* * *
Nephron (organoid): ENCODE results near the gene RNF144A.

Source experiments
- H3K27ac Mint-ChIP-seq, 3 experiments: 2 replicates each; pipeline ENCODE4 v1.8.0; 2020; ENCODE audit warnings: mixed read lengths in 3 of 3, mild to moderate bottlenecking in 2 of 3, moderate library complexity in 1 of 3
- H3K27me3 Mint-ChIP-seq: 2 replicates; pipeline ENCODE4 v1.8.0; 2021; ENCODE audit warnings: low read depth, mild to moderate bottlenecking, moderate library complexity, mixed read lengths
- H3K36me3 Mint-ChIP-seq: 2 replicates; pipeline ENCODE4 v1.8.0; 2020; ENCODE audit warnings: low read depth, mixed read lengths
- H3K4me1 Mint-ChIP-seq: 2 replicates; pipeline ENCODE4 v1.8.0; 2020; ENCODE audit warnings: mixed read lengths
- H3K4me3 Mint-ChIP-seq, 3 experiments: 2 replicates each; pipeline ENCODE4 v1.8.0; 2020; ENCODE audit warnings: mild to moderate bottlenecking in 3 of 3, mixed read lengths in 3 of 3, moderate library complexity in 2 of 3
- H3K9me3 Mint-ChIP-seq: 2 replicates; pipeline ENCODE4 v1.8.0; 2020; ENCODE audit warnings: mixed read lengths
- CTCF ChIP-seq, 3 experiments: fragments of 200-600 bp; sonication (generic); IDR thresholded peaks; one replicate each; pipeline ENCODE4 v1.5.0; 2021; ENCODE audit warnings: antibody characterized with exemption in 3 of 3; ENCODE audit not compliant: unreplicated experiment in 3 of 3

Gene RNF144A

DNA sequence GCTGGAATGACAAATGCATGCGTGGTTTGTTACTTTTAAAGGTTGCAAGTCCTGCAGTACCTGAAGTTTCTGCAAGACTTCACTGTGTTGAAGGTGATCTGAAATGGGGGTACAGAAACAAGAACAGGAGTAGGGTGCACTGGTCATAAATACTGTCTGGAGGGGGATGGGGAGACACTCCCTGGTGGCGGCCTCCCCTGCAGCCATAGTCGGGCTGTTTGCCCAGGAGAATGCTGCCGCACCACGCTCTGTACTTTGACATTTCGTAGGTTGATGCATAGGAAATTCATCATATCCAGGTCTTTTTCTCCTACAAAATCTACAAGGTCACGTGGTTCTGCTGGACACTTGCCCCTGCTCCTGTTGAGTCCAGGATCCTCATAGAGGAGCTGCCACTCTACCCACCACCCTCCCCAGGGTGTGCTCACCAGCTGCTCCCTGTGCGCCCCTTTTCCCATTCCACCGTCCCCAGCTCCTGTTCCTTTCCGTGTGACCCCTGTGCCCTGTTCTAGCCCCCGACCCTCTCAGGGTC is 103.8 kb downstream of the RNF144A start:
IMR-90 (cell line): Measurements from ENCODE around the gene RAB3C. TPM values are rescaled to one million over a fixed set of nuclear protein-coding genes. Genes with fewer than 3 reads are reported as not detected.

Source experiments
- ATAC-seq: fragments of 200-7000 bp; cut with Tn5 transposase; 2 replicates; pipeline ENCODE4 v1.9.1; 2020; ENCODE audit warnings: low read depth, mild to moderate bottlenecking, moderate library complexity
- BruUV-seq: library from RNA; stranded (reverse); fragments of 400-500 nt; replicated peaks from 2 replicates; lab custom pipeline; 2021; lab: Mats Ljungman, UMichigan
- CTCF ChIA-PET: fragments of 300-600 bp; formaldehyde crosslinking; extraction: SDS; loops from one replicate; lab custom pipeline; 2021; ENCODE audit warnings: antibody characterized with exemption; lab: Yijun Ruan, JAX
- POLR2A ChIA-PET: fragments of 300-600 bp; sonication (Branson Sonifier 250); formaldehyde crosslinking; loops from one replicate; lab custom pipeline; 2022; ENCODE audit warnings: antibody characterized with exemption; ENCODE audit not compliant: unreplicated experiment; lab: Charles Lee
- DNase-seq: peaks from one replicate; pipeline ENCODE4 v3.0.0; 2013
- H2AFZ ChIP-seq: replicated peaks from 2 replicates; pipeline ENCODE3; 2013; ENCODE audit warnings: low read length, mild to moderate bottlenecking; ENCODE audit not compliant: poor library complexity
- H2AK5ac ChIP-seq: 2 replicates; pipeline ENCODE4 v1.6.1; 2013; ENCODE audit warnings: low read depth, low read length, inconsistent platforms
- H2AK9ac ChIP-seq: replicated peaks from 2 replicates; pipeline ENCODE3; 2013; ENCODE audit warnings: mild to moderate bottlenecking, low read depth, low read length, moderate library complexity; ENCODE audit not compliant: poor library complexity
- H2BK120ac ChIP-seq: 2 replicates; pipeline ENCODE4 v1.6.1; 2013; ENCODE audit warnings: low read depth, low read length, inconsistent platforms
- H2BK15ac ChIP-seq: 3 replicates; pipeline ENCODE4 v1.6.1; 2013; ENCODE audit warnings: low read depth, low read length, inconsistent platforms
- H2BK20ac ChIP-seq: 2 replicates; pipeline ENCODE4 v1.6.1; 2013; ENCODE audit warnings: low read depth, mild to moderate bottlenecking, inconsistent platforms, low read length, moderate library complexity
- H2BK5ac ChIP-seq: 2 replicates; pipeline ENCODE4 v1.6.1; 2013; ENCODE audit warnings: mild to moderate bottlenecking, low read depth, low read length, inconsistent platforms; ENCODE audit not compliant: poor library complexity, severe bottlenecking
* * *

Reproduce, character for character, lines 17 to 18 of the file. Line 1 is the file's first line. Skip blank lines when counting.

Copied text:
- POLR2A ChIA-PET: fragments of 300-600 bp; sonication (Branson Sonifier 250); formaldehyde crosslinking; loops from one replicate; lab custom pipeline; 2022; ENCODE audit warnings: antibody characterized with exemption; ENCODE audit not compliant: unreplicated experiment; lab: Charles Lee
- DNase-seq: peaks from one replicate; pipeline ENCODE4 v3.0.0; 2013